Two repulsive interactions lead to a strong attraction – who knew? The researchers at the Institute of Physical Chemistry of the Polish Academy of Sciences (IPC PAS) in Warsaw, that's who.
According to a recent press release from the institute, "When two objects repel each other under the action of one force, we usually expect that addition of another force, also repulsive one, will accelerate separation. This intuitive view is, however, not always true."
To be fair, researchers at the University of Stuttgart, Germany, were the first to witness the unexpected effect. But the Polish researchers took the experiment to the next level.
"Starting from the basics, we have developed a theoretical model of the system studied in Germany and successfully verified its predictions with experimental evidence. That's why we are able to explain how superposition of two repulsive interactions transforms into attraction," says Prof. Alina Ciach from the IPC PAS.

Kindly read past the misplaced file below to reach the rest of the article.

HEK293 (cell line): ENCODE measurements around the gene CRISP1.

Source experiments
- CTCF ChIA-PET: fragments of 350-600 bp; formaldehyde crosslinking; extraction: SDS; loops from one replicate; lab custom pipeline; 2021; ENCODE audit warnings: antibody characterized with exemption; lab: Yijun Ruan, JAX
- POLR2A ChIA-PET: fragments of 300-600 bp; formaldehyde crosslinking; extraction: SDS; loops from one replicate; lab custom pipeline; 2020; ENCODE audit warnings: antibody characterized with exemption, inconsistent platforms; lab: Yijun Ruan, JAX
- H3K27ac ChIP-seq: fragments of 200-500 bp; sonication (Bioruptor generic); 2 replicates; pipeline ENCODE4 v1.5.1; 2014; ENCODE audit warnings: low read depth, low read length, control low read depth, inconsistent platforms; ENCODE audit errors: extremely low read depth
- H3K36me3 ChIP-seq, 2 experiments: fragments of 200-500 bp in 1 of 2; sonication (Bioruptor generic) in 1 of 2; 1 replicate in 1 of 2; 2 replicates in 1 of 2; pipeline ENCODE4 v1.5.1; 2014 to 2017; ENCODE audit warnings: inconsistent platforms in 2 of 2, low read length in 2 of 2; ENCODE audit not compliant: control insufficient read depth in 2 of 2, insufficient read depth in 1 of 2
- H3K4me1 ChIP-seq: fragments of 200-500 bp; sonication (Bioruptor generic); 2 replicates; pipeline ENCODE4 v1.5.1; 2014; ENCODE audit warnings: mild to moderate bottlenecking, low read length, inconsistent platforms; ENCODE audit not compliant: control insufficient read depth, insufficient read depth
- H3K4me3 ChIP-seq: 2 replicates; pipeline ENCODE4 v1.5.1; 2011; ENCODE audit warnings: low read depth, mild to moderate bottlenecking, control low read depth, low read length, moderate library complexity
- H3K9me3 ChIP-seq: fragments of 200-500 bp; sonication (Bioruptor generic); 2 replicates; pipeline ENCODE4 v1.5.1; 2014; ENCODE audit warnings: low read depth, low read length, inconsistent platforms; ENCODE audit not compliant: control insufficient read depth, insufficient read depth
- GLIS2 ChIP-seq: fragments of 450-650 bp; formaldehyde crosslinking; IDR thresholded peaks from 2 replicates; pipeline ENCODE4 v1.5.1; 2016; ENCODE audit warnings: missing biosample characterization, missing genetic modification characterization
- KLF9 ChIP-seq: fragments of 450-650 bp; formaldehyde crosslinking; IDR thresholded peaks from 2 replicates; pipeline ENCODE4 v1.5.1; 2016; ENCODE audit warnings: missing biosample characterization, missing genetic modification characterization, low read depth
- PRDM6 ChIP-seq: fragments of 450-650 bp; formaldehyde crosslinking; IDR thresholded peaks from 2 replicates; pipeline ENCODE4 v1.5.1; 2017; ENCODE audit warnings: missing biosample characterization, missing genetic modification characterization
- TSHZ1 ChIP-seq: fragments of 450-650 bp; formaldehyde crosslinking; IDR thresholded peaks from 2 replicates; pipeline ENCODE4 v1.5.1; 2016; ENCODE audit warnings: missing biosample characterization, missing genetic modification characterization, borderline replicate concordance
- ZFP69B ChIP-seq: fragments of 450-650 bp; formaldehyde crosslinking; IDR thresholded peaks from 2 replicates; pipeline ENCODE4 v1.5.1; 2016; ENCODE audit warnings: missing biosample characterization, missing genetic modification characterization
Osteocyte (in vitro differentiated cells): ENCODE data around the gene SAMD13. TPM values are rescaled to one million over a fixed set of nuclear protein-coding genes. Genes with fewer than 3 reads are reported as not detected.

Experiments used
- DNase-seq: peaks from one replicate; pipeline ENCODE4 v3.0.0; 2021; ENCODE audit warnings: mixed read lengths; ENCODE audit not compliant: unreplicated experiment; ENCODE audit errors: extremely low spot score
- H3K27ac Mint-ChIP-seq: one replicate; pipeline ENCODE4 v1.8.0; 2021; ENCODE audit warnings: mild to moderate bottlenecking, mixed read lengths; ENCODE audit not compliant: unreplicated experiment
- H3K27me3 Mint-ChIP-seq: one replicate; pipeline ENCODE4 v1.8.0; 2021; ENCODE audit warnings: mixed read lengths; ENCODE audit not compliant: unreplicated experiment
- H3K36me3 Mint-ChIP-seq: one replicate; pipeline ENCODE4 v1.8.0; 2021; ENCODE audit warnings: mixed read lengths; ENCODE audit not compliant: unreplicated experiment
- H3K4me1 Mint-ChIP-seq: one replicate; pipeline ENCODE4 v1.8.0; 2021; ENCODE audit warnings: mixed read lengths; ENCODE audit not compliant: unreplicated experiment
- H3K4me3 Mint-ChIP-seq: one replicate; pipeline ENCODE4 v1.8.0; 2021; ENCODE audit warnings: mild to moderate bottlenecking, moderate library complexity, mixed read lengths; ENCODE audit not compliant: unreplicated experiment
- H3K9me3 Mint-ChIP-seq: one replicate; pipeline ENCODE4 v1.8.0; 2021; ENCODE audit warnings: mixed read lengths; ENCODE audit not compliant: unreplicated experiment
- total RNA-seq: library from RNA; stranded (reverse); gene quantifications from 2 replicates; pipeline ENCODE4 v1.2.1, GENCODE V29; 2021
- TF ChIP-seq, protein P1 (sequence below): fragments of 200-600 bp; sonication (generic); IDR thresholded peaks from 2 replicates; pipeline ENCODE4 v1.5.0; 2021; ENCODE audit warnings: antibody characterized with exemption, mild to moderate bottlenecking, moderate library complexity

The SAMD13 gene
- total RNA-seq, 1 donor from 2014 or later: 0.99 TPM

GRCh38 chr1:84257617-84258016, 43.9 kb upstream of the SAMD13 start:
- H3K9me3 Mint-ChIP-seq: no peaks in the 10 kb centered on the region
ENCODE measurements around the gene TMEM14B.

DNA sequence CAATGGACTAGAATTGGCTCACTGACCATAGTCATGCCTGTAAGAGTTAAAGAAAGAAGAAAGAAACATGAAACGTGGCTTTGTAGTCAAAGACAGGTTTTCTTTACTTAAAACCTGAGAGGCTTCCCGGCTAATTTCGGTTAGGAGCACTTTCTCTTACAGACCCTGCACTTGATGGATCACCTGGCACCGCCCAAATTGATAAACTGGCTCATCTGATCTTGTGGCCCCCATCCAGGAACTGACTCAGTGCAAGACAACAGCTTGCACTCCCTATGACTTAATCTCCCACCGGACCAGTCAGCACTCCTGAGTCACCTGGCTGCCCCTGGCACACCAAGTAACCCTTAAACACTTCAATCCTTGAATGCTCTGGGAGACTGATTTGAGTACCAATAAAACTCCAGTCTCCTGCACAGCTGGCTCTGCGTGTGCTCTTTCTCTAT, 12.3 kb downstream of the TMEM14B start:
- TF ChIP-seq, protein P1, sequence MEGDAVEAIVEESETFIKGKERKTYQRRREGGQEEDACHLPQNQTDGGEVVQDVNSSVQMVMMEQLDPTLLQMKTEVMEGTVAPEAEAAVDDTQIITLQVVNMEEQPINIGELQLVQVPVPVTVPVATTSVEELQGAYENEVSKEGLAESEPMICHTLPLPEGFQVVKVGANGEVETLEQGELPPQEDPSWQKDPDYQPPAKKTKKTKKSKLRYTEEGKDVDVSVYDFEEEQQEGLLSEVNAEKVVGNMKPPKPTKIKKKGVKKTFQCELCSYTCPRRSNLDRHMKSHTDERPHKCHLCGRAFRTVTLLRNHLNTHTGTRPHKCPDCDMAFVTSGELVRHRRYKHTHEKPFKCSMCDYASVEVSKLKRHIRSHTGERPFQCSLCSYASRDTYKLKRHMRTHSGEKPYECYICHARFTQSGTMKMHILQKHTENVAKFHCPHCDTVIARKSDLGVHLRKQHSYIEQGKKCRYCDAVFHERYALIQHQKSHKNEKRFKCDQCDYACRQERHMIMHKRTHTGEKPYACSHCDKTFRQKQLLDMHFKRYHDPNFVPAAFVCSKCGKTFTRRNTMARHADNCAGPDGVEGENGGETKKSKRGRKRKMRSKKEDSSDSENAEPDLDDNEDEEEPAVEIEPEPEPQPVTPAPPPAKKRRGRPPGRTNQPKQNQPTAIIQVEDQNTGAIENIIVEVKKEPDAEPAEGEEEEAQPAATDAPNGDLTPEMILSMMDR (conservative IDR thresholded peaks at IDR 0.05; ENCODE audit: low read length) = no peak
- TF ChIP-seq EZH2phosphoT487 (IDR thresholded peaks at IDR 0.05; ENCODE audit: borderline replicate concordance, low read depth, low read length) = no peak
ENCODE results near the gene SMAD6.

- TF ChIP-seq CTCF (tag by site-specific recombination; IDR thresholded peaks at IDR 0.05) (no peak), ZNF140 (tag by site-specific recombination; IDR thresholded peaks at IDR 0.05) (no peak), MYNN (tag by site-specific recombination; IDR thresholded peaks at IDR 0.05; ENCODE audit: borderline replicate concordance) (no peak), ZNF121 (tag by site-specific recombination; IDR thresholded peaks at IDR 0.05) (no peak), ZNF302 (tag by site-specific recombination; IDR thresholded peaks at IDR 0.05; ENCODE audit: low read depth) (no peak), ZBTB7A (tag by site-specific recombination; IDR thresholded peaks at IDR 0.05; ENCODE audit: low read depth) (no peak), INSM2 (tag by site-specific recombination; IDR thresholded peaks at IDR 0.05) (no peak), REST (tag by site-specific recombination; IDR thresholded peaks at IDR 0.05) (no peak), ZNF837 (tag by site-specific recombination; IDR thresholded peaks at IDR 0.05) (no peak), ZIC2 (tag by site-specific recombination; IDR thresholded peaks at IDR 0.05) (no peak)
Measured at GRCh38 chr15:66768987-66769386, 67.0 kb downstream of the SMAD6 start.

The system modelled at the IPC PAS was a mixture of water and an oily organic liquid -- lutidine. The mixture also included salt ions. The fluid was placed between two electrically charged walls -- one hydrophilic and another one hydrophobic.
Water and lutidine mix only in a certain temperature range. An interesting situation arises close to the critical temperature, where the system cannot "make a decision" if the components should mix or separate. Ultimately, a force emerges to push the walls apart.
The unusual behaviour of the modelled system was revealed after electric charge of the same sign was applied to both walls. A second, electrostatic, repulsion was acting then between the walls, and the walls were becoming attractive.
I guess this is where the phrase "If you can't beat 'em, join 'em," would apply.
For more about this experiment, read the release.
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